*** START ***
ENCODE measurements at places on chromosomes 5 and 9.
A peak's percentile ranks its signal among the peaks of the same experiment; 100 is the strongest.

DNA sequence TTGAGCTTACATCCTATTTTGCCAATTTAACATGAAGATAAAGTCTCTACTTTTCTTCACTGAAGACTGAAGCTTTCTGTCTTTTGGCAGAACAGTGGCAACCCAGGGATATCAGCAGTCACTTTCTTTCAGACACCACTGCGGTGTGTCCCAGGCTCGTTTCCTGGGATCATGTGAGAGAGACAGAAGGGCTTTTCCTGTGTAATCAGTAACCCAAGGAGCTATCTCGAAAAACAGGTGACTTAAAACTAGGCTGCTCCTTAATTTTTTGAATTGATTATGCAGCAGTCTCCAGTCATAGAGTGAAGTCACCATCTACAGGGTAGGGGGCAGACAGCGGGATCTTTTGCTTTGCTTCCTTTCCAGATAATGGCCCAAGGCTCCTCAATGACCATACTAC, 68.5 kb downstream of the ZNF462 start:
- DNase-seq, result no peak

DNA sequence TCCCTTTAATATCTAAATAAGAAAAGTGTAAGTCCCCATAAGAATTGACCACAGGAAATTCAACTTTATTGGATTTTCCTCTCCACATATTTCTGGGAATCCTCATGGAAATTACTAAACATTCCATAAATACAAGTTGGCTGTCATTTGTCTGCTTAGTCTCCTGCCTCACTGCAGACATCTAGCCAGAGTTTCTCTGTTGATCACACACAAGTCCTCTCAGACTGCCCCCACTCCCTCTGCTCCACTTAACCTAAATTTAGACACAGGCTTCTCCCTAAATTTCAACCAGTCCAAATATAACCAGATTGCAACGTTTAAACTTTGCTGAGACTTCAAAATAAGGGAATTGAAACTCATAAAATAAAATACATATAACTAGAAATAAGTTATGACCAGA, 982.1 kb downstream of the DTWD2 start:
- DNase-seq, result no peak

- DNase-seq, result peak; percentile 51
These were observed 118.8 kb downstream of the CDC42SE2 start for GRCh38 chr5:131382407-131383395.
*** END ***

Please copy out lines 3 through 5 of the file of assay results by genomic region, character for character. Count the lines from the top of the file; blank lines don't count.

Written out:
DNA sequence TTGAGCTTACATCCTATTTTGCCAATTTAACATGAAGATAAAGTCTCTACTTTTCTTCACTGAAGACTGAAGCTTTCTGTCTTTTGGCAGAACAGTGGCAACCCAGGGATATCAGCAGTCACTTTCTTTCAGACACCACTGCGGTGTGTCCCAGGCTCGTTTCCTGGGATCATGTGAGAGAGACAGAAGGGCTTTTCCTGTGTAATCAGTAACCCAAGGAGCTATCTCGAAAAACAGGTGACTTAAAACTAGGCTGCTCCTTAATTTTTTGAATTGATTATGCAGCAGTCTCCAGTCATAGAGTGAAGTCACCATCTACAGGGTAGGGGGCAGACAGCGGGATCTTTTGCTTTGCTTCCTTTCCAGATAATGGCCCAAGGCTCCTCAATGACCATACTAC, 68.5 kb downstream of the ZNF462 start:
- DNase-seq, result no peak

DNA sequence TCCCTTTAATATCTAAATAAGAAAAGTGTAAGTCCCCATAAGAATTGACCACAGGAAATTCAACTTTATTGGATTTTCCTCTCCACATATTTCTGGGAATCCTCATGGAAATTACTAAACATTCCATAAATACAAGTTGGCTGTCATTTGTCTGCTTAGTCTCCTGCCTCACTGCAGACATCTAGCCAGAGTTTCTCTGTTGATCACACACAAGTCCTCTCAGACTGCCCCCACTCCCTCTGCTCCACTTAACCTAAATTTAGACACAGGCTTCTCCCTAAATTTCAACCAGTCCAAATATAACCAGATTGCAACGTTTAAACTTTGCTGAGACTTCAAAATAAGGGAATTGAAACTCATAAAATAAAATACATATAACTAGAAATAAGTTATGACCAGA, 982.1 kb downstream of the DTWD2 start: